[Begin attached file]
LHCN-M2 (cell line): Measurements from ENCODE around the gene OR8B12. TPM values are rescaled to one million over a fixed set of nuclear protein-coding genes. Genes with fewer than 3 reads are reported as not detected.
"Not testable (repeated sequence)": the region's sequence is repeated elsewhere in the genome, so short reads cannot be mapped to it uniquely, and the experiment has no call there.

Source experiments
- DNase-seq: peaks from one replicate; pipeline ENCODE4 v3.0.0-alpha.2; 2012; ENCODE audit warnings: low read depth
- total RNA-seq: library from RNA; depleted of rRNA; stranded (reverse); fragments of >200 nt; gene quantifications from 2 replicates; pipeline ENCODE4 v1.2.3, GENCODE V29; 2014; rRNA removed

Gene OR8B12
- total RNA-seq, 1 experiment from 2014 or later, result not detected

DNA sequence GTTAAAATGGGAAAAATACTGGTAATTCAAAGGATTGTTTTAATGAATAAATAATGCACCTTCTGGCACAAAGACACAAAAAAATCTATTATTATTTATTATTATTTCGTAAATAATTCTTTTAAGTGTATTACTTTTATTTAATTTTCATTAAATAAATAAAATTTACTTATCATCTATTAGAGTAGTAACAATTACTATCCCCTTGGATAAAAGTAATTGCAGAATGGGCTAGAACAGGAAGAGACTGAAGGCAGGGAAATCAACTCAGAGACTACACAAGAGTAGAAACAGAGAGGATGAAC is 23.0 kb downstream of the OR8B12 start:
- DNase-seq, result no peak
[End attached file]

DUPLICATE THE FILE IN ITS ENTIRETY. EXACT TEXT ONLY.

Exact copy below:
LHCN-M2 (cell line): Measurements from ENCODE around the gene OR8B12. TPM values are rescaled to one million over a fixed set of nuclear protein-coding genes. Genes with fewer than 3 reads are reported as not detected.
"Not testable (repeated sequence)": the region's sequence is repeated elsewhere in the genome, so short reads cannot be mapped to it uniquely, and the experiment has no call there.

Source experiments
- DNase-seq: peaks from one replicate; pipeline ENCODE4 v3.0.0-alpha.2; 2012; ENCODE audit warnings: low read depth
- total RNA-seq: library from RNA; depleted of rRNA; stranded (reverse); fragments of >200 nt; gene quantifications from 2 replicates; pipeline ENCODE4 v1.2.3, GENCODE V29; 2014; rRNA removed

Gene OR8B12
- total RNA-seq, 1 experiment from 2014 or later, result not detected

DNA sequence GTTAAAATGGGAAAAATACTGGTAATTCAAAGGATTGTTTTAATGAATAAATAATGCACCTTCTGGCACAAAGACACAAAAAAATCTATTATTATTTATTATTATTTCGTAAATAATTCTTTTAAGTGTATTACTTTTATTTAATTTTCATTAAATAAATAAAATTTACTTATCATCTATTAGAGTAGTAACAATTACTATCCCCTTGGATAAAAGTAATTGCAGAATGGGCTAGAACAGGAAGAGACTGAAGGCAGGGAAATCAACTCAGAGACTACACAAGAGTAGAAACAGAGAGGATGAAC is 23.0 kb downstream of the OR8B12 start:
- DNase-seq, result no peak